The version passed by the Senate today will go to the House for a vote, where it is expected to encounter some difficulties House Republicans, particularly over the protections of tribal women included in the bill.
Seventeen House Republicans wrote to House Speaker John Boehner (R-Ohio) and House Majority Leader Eric Cantor (R-Va.) Monday night urging them to "immediately" pass a bipartisan VAWA bill. They didn't specifically endorse the Senate bill, however, The HuffPost reported Feb.11.
The bill authorizes $659 million over five years for VAWA programs. It also expands VAWA to include new protections for LGBT and Native American victims of domestic violence, to give more attention to sexual assault prevention and to help reduce a backlog in processing rape kits.
“We urge the House of Representatives to follow the Senate and pass an inclusive, bi-partisan VAWA bill, so that YWCAs across the country can continue to provide safe harbor for the many women who seek protection from violence,” Dr. Dara Richardson-Heron, CEO of YWCA USA, said in a press statement.
The chair of Lesbian Superpac, or LPAC, called on sympathizers to demand passage by the House. “An important piece to note is that this re-authorization includes protections for Native American women, and lesbian, gay, bisexual, and transgender (LGBT) people as well,” Sarah Schmidt, wrote in an e-mail. “This is a hugely important moment for women and LGBT people across the country. We all deserve protections against violence.”
“As the primary federal law providing legal protection and services to victims of gender violence, VAWA is critical to women's safety," Elizabeth Brundige, executive director of the Avon Global Center for Women and Justice at Cornell University Law School, said in press statement. " New provisions expand its protections for groups that have traditionally fallen through the cracks, prohibiting discrimination against LGBT people by federally funded domestic violence programs and granting tribal courts jurisdiction to handle cases involving domestic violence committed on tribal lands against Native American women by non-Native men.”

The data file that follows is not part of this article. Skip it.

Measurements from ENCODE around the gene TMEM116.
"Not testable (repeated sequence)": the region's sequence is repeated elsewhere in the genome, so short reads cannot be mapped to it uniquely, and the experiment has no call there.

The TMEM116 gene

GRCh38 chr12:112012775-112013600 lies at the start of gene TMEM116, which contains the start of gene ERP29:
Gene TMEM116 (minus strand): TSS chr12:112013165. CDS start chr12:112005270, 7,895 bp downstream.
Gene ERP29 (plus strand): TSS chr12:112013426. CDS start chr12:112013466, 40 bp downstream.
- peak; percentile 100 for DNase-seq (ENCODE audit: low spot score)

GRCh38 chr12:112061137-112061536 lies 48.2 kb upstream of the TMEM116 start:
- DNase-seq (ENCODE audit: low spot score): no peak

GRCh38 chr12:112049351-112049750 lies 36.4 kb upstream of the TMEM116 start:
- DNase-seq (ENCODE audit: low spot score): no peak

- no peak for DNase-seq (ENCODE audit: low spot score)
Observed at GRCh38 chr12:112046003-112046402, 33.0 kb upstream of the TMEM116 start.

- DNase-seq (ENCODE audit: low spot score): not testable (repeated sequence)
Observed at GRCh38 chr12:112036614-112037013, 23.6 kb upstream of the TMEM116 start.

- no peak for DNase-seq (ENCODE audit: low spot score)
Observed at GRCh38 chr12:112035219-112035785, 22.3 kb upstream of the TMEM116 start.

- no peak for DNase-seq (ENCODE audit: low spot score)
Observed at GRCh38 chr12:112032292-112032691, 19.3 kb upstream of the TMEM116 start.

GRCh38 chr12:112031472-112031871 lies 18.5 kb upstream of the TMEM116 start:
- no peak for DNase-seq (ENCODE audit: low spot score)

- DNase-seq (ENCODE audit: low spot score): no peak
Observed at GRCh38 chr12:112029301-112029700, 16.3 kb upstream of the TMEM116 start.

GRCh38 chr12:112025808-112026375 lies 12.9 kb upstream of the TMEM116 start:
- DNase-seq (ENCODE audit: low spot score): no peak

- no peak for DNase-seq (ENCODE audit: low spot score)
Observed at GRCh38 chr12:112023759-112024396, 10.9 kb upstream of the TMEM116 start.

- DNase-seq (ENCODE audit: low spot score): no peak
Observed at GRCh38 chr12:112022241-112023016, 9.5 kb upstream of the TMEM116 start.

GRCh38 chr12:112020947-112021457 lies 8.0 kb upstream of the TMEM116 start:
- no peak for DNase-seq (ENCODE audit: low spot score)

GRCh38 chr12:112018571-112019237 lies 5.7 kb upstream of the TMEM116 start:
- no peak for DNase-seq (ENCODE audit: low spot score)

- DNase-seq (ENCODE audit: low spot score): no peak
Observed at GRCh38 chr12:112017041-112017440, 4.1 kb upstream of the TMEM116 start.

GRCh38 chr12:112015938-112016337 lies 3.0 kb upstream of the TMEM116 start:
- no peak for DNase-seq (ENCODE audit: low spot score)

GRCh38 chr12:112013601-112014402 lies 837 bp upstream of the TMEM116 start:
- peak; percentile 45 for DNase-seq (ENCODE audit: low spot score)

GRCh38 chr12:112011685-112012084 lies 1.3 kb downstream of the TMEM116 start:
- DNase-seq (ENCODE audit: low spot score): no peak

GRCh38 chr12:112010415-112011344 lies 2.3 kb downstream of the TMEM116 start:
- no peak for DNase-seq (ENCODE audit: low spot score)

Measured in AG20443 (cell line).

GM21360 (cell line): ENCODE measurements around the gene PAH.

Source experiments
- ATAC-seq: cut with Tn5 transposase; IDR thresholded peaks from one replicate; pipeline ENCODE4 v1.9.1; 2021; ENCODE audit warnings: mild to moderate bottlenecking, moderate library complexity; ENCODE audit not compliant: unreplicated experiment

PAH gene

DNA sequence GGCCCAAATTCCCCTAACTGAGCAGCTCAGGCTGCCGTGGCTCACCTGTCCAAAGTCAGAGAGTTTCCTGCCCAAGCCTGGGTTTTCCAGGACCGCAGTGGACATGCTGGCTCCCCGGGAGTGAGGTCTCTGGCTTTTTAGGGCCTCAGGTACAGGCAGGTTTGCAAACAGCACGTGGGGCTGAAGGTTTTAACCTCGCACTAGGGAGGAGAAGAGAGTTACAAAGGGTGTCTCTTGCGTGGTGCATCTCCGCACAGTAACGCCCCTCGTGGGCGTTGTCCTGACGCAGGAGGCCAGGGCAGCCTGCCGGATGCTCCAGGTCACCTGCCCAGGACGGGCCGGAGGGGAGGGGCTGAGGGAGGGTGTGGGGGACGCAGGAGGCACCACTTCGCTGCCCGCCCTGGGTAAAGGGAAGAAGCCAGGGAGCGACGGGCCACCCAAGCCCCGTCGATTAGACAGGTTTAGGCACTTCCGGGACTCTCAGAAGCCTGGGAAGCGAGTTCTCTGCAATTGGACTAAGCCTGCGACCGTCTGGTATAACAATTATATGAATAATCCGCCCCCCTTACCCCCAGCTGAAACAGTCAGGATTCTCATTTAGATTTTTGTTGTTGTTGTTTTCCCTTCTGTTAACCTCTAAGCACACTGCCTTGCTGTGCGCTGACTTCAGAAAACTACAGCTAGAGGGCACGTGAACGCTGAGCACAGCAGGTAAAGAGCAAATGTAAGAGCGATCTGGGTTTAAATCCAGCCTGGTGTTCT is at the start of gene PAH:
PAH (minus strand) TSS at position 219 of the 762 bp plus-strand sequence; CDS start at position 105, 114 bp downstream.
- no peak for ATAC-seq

Of those opposing the legislation, all 22 senators were Republican men. Every female senator voted in favor.
The text had 62 cosponsors, which left little doubt about its passage.
The bill picked up new support from a handful of Republicans, The HuffPost reports.
Senators who voted against the bill included Republicans John Barrasso (Wyo.), Roy Blunt (Mo.), John Boozman (Ark.), Tom Coburn (Okla.), John Cornyn (Texas), Ted Cruz (Texas), Mike Enzi (Wyo.), Lindsey Graham (S.C.), Chuck Grassley (Iowa), Orrin Hatch (Utah), James Inhofe (Okla.), Mike Johanns (Neb.), Ron Johnson (Wisc.), Mike Lee (Utah), Mitch McConnell (Ky.), Rand Paul (Ky.), Jim Risch (Idaho), Pat Roberts (Kansas), Marco Rubio (Fla.) and Jeff Sessions (Ala.).
VAWA was created in 1994 to help strengthen programs and services for victims of domestic violence, dating violence and stalking.
Two Senators — Sen. Chuck Grassley (R-IA) and Sen. John Cornyn (R-TX) — tried and failed to amend the bill, Think Progress reports.
Grassley’s amendment, voted down last week, stripped all Native American, LGBT, and undocumented victim protections. Cornyn’s tried to strip language on tribal lands, which failed Monday.
Ahead of the vote, Sen. Patrick Leahy (D-Vt.), the bill's sponsor, questioned why anybody would vote against his legislation since it just expands protections to vulnerable groups, reports The HuffPost.
The Leadership Conference on Civil and Human Rights and 95 allied organizations applauded the adoption of the bill. “We now urge the House to move beyond the obstruction of the last Congress and quickly pass this bill,” said the coalition in a press statement.
The Senators also voted on a few amendments.
They voted 93 to 5 to include a provision targeting human trafficking, and 100 to 0 on a provision to ensure child victims of sex trafficking are eligible for grant assistance.
They rejected amendments by Sen. Tom Coburn (R-Okla.) to consolidate certain Department of Justice programs and to allow grants for sexually transmitted disease tests on sexual assault perpetrators.